East to West Dharma Connect: Seers, Scientists, and Swamis Convene to Discuss Global Harmony while Technology Executives Rev Up to Meet with Indian Prime Minister Modi in Silicon Valley

The inter-faith panel comprised of theologians, and experts representing Jewish, Buddhist, Christian, Jain, Sikh, and Hindu communities explores the framework of pluralistic world order for harmony and social justice. (Photo: Business Wire)

NEW YORK & NEW JERSEY--()--Attendees of Global Dharma Conference have greater insight into the philosophy of “Dharma” for a conflict free and pluralistic world as well as the ancient spiritual roots of yoga and the social issues impacting Hindus. The largest Hindu students’ organization in North America, the HINDU STUDENTS COUNCIL, brought together over 40 scientists, theologians, academics, and spiritual leaders from a dozen countries to explore multiple applications of Dharma beyond religion as well as the need to preserve the holistic nature of yoga beyond exercises.

The conference convened with students chanting the sacred symbol Om, followed by a moment of silence for the victims of the September 11th terrorist attacks. Organizers honored Indian Prime Minister Narendra Modi, who will be in the U.S. this month, along with Sri Sri Ravi Shankar of the Art of Living Foundation, Swami Dayananda Saraswati and Dr. HR Nagendra, with the Light of Yoga Award. The first Hindu-American Miss America Nina Davuluri served as the MC for the awards and renowned artists from India, Bali, and the U.S. mesmerized the audience with a spectacular international concert.

American business executive R. David Moon who has worked for decades in the Silicon Valley and elsewhere with large teams of Indian technology professionals said: “The conference was part of Hindu culture finally finding its voice. The value of Dharma is important as a philosophy aligned with 21st century pluralistic society, and the basis of the far reaching contributions of Hindu culture in science and technology.”

Sri Sri Ravi Shankar provided insights on how the principles of Dharma can help develop a conflict free society, while Dr. David Frawley, the winner of Government of India’s prestigious Padma Bhusan Award said that yoga was a gift of the ancient Hindu sages and should not be cut-off from its roots and holistic benefits.

“Who’s Who of Hindus converged on Edison, New Jersey from across the U.S. and far corners of the world to impart their knowledge and wisdom to mark the 25th year anniversary,” said HSC Chairman and Conference Chair Nikunj Trivedi.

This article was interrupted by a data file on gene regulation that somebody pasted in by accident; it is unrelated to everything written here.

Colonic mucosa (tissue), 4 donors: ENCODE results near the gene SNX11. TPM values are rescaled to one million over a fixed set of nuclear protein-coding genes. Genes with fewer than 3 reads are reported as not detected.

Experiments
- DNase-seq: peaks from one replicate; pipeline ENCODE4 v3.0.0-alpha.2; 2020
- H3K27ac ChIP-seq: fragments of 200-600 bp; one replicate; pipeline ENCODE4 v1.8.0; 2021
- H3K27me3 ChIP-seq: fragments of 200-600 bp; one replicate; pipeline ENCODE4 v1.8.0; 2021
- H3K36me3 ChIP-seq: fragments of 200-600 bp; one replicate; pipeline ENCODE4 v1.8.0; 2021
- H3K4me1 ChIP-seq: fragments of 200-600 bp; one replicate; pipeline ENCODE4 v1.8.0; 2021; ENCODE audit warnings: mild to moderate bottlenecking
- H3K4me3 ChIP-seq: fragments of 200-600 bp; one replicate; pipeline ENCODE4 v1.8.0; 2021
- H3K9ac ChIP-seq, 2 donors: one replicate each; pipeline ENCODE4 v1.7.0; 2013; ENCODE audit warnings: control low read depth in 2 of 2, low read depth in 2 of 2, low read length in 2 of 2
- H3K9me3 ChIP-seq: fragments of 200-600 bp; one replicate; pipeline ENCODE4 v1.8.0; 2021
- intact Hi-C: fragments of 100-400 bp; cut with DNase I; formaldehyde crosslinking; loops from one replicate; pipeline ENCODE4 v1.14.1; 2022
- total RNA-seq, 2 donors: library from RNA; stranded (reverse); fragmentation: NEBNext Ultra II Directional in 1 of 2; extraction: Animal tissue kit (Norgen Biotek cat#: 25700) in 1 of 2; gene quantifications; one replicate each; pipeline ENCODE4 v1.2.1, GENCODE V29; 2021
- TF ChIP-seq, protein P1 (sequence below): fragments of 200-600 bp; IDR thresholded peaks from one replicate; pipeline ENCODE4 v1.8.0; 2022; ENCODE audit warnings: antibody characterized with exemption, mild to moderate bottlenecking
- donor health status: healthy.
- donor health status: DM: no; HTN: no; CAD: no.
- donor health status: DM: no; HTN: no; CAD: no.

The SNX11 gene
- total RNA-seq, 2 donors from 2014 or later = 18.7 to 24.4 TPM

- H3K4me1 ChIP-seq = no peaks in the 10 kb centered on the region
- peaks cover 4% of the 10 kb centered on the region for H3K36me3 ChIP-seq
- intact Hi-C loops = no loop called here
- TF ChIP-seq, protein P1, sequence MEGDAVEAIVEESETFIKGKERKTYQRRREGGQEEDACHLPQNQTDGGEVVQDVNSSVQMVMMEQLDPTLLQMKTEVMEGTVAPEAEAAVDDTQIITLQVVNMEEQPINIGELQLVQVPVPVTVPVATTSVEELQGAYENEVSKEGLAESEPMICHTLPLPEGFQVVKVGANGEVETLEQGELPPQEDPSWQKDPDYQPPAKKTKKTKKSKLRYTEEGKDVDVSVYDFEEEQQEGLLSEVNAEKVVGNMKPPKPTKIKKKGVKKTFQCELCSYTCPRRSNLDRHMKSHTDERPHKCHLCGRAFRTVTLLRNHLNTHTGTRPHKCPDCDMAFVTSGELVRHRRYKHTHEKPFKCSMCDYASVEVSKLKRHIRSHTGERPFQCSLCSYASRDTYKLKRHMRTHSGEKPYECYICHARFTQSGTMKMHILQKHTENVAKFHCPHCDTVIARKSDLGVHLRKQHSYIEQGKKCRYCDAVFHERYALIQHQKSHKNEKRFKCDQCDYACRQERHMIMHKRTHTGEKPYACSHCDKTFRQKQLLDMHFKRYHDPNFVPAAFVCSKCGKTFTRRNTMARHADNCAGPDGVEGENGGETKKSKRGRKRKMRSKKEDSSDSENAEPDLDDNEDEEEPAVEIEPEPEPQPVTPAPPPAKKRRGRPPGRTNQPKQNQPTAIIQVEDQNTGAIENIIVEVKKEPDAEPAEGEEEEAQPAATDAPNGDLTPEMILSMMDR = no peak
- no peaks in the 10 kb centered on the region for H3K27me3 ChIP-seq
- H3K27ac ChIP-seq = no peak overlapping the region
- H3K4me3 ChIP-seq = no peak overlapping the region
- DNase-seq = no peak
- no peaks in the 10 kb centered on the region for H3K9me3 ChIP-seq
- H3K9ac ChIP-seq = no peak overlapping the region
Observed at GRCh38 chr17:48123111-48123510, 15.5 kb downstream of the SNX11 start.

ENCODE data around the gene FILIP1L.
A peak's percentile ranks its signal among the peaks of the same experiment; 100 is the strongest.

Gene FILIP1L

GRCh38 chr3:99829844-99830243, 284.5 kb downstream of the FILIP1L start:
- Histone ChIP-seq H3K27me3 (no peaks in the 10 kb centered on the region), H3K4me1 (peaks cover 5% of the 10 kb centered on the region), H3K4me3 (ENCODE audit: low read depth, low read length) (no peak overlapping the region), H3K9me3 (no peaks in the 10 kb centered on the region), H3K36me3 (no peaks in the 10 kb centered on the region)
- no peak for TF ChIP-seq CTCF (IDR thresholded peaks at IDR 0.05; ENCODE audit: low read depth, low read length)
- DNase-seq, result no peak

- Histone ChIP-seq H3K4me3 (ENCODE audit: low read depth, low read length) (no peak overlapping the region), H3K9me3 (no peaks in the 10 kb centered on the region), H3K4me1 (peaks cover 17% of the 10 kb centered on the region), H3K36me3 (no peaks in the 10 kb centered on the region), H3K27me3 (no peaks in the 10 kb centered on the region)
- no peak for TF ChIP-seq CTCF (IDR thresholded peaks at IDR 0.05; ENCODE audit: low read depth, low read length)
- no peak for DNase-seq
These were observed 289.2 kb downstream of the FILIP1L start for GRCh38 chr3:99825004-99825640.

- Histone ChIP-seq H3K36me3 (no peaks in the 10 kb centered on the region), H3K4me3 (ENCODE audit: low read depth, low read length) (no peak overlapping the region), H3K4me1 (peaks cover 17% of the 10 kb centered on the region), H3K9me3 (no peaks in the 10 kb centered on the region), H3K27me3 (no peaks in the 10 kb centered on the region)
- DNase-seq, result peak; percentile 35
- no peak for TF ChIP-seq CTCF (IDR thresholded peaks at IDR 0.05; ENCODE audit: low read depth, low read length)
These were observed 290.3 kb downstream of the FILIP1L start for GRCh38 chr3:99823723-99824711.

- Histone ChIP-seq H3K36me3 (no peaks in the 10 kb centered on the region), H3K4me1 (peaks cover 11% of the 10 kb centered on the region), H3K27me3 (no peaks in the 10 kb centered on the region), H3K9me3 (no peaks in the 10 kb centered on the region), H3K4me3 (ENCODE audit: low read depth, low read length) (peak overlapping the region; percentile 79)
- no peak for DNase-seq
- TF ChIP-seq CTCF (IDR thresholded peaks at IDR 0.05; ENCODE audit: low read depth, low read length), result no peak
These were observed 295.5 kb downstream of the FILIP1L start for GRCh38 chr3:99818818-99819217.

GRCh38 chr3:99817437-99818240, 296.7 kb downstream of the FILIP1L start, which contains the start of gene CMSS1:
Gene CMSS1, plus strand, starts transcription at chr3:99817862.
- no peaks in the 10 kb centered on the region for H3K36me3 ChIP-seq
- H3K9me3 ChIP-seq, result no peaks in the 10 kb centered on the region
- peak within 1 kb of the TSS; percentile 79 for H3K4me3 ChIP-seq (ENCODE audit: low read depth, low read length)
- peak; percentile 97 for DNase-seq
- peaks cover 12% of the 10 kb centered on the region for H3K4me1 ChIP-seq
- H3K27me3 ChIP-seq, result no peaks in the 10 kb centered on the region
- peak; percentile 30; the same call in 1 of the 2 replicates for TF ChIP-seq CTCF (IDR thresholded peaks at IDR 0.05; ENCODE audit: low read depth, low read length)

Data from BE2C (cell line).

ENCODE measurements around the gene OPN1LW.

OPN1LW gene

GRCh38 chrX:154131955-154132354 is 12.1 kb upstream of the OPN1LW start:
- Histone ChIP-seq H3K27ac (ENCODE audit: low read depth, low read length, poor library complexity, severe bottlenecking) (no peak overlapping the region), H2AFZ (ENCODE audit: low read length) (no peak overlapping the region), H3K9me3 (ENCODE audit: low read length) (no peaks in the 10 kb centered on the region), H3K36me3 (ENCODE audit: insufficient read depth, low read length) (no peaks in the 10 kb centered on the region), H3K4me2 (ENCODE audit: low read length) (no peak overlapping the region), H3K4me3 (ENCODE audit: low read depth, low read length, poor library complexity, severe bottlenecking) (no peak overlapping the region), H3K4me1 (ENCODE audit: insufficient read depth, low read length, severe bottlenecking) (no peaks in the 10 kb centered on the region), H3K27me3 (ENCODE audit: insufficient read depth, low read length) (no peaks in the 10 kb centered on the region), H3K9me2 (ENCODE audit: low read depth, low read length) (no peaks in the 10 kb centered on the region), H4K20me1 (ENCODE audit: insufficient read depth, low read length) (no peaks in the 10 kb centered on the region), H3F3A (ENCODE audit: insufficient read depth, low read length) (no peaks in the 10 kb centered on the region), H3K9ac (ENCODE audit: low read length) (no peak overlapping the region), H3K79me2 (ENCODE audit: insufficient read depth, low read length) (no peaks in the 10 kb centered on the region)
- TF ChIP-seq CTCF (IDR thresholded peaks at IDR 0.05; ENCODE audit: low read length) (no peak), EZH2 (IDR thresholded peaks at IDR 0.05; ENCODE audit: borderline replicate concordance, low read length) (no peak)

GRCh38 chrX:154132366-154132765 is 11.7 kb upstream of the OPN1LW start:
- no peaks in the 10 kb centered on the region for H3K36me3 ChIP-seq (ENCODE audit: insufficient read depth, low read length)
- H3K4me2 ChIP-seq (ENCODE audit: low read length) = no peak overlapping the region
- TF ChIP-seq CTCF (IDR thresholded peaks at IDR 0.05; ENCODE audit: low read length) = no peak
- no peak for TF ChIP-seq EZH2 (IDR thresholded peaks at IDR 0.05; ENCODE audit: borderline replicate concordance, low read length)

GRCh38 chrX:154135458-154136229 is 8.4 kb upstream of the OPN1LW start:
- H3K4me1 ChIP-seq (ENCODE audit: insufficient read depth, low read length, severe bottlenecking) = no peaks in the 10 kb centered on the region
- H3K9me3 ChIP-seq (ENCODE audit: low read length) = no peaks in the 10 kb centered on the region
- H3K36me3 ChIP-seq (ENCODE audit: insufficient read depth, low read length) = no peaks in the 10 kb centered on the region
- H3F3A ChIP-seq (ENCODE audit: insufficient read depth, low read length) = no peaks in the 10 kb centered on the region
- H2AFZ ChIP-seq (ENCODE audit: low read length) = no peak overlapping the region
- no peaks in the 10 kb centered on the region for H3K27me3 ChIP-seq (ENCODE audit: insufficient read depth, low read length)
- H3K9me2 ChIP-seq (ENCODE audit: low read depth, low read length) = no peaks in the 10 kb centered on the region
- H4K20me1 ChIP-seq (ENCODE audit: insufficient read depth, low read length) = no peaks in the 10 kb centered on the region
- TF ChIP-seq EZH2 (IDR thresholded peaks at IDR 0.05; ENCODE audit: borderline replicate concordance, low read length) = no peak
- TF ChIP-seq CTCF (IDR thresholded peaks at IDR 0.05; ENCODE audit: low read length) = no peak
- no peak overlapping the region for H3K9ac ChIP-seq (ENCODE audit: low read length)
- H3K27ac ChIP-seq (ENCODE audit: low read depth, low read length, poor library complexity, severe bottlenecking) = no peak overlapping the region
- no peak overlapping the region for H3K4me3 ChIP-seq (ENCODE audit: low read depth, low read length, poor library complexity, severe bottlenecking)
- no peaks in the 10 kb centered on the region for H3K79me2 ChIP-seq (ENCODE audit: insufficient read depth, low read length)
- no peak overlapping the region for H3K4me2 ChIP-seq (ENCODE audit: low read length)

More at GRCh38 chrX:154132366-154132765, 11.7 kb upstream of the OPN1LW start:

2014 Field Medalist Dr. Manjul Bhargava along with University of Notre Dame physicist Dr. GNR Tripathi, computer scientist and Indology researcher Dr. Subhash Kak and New York professor Alok Kumar, discussed the need to recognize the significant contributions of ancient Hindus in the field of science and mathematics. Dr. Bhargava, a Princeton University mathematics professor, explained why the number system ought to be renamed the “Hindu Number System” rather than “Arabic Number System,” among other things.

On a panel on women’s empowerment, a female monk, a female yogi and a female professor challenged western feminism, which often does not take into account transnational and spiritual concerns, and proposed ways in which females can find strength in understandings of gender found within the Indic traditions. Another panel on Human Rights spoke passionately about the persecution of Hindus around the world and implored the global community to take action to protect the rights of Hindus where they are minorities and are denied religious freedom.

An inter-faith panel, moderated by noted public intellectual and writer Rajiv Malhotra, discussed a framework for a pluralistic world order. It included Rabbi Justus N. Baird, Dean of Auburn Theological Seminary in New York, Pastor David Davis of the Nassau Presbyterian Church in Princeton, Buddhist monk Venerable Bhante Kondanna, Jain monk Venerable Amrinder Muni, noted Sikh speaker Ratanjit Sondhe and Hindu leader Dr. Mahesh Mehta.

“What you see here is youth taking charge of Dharma and moving it forward in a bold and holistic way”, remarked Ravindra Jaishankar, HSC President and Conference Program Chair. “The conference, while epic in its scale, also marks a new beginning for the American Hindu youth and their engagement with the community and the greater society.”

The Hindu Students Council hopes that future conferences produce an even greater impact regarding Dharma’s potential to guide and support a sustainable society throughout the world. www.DharmaConference.com

Contacts

Hindu Students Council
Nikunj Trivedi, 732-599-1561
Or
TrPath Media
Info@TriPathMedia.com

Contacts

Hindu Students Council
Nikunj Trivedi, 732-599-1561
Or
TrPath Media
Info@TriPathMedia.com